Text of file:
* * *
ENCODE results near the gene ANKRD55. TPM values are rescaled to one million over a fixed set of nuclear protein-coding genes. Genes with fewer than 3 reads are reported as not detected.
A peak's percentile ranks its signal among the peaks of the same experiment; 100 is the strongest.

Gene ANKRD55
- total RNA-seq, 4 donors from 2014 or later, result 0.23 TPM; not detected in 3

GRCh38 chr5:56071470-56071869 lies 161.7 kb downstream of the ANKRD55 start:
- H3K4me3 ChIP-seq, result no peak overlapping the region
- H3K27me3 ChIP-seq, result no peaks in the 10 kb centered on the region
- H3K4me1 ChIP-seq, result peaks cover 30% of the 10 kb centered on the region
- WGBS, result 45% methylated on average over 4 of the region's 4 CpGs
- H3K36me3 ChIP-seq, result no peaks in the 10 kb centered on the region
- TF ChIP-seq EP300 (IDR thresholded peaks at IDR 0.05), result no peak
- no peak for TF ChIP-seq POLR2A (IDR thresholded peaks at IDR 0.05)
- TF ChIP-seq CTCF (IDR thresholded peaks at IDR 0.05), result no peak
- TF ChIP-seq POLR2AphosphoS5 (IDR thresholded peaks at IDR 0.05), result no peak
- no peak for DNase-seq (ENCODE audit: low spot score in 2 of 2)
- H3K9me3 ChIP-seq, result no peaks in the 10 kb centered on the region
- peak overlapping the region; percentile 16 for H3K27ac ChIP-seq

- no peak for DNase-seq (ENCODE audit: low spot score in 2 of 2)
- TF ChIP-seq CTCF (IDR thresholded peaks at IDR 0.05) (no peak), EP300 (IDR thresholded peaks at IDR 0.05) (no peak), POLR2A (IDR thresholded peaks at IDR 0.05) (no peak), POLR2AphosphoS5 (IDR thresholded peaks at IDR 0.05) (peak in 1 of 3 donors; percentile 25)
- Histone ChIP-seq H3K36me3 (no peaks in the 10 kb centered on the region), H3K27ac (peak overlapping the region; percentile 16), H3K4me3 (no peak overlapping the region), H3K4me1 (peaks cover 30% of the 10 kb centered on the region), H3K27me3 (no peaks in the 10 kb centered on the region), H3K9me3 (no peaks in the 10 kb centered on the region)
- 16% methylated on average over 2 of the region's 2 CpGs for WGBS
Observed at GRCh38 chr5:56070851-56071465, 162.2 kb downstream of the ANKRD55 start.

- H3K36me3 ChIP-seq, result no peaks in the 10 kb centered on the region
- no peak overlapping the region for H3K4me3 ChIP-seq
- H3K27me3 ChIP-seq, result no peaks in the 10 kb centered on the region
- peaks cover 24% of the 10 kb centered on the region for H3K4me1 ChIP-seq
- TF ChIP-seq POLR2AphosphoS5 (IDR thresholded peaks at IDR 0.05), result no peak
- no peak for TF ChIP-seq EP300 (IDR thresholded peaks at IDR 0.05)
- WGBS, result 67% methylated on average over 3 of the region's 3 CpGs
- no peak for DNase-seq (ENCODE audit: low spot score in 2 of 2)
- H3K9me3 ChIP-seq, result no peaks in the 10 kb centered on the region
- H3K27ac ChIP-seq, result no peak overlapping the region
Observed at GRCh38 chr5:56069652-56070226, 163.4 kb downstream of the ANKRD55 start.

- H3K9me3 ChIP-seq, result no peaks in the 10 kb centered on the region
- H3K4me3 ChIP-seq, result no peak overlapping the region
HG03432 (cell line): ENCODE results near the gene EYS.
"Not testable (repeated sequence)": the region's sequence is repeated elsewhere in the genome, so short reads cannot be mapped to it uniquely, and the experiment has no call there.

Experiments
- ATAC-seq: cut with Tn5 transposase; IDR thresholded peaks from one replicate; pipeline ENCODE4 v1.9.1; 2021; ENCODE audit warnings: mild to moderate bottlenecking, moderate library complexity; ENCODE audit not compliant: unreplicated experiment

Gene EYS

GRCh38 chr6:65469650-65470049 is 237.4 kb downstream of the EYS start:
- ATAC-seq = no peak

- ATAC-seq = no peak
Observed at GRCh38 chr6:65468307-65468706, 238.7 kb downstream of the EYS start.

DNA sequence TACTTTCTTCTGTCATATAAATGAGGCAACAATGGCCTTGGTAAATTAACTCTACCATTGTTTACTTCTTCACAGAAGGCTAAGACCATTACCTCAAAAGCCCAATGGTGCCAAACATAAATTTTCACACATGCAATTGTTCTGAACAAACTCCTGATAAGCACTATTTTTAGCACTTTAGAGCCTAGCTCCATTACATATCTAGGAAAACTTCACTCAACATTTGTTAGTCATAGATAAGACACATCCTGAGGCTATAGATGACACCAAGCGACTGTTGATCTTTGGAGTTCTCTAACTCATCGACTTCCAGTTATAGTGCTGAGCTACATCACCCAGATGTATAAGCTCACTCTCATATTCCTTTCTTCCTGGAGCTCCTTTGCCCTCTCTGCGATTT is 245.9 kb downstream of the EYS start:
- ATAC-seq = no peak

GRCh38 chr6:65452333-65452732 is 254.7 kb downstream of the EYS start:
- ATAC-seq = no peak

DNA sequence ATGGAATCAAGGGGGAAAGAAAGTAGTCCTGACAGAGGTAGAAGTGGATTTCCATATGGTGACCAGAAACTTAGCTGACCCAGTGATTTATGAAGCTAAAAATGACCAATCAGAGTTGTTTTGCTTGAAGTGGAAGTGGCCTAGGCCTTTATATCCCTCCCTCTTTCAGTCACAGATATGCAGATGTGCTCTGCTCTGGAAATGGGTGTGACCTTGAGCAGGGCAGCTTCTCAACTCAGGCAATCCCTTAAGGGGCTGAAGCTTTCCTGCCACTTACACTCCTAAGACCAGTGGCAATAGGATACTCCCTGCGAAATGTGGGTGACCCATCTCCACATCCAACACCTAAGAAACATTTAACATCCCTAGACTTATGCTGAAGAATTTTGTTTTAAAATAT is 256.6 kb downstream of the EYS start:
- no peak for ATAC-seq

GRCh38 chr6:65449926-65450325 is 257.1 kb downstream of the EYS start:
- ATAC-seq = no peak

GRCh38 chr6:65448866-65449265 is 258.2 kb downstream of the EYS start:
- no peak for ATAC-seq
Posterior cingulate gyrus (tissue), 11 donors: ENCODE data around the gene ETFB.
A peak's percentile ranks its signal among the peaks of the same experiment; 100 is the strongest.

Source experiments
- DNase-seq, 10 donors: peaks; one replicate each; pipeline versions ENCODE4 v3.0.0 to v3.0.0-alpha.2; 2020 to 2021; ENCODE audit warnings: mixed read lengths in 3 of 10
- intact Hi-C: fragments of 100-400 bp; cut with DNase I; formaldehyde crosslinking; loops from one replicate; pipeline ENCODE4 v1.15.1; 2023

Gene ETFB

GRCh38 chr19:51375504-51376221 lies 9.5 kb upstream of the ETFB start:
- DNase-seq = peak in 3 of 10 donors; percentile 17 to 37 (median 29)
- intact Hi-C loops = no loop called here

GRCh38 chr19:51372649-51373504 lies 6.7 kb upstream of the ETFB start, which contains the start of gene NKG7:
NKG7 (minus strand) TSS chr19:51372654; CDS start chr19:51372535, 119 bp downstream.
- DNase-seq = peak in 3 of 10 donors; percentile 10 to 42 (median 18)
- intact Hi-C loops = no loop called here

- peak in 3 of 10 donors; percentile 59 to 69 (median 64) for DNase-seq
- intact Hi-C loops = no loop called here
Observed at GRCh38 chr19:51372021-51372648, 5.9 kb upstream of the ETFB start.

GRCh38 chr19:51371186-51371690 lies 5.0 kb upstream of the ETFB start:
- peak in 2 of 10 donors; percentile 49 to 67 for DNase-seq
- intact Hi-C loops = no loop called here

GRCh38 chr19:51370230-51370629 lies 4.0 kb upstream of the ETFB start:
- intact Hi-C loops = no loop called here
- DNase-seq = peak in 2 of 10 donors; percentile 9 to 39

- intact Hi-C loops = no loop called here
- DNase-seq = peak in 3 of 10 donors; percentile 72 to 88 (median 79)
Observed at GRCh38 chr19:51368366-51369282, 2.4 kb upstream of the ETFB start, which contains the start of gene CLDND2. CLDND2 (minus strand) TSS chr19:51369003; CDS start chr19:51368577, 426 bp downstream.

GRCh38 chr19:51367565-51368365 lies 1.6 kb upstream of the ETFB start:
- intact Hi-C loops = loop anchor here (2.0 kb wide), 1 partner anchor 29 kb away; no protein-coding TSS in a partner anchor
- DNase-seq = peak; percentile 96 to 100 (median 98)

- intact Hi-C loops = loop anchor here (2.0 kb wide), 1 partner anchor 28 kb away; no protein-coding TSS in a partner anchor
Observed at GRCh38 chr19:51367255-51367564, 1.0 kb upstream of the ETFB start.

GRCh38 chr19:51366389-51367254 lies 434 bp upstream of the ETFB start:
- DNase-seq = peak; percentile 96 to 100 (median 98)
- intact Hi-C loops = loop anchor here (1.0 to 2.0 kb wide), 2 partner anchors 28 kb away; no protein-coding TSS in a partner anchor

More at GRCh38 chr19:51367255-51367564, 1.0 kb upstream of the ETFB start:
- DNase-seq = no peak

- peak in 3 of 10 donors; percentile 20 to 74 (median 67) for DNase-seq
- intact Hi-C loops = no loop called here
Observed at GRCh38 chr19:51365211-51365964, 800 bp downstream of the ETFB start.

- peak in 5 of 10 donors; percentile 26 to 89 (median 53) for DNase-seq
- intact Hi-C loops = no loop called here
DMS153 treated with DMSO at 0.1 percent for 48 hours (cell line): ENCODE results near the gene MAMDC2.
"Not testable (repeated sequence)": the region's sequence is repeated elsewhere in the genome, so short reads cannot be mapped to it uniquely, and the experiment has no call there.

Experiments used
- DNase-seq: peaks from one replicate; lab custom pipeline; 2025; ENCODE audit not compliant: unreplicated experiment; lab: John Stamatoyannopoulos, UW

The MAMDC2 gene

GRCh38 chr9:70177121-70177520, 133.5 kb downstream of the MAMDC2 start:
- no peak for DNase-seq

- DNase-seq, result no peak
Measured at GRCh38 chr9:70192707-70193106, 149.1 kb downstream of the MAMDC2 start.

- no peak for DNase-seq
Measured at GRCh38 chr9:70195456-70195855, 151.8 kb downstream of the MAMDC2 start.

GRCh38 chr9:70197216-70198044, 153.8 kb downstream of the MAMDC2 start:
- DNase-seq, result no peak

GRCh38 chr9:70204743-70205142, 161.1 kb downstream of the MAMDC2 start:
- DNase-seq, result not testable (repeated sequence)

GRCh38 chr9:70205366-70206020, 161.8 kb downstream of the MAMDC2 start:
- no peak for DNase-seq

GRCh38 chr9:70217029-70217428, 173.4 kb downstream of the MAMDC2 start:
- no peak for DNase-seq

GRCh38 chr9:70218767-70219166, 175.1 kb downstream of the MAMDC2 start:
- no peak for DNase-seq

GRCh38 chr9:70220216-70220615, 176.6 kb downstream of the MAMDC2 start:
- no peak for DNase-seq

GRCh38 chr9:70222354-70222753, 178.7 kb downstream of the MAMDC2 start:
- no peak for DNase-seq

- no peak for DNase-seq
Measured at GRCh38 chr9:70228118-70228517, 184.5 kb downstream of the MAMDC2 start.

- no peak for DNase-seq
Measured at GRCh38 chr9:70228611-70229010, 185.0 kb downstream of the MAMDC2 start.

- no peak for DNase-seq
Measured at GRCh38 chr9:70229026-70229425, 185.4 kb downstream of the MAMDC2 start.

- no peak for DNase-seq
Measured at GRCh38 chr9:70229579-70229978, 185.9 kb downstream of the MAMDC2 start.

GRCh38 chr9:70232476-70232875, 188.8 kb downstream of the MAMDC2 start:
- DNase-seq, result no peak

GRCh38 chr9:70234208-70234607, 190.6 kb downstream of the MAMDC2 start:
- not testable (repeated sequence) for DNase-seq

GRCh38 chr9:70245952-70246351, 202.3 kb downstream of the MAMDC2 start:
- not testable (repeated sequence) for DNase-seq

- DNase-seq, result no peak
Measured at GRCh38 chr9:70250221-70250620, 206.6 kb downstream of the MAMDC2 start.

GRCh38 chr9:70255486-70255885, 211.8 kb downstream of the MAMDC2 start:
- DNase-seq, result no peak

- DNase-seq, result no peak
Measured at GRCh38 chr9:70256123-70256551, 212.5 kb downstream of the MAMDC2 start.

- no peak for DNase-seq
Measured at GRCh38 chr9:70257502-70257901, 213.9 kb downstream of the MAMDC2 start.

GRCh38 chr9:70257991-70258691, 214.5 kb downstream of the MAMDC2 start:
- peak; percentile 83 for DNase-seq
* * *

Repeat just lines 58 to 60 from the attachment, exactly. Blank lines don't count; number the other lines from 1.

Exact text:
- DNase-seq, 10 donors: peaks; one replicate each; pipeline versions ENCODE4 v3.0.0 to v3.0.0-alpha.2; 2020 to 2021; ENCODE audit warnings: mixed read lengths in 3 of 10
- intact Hi-C: fragments of 100-400 bp; cut with DNase I; formaldehyde crosslinking; loops from one replicate; pipeline ENCODE4 v1.15.1; 2023

Gene ETFB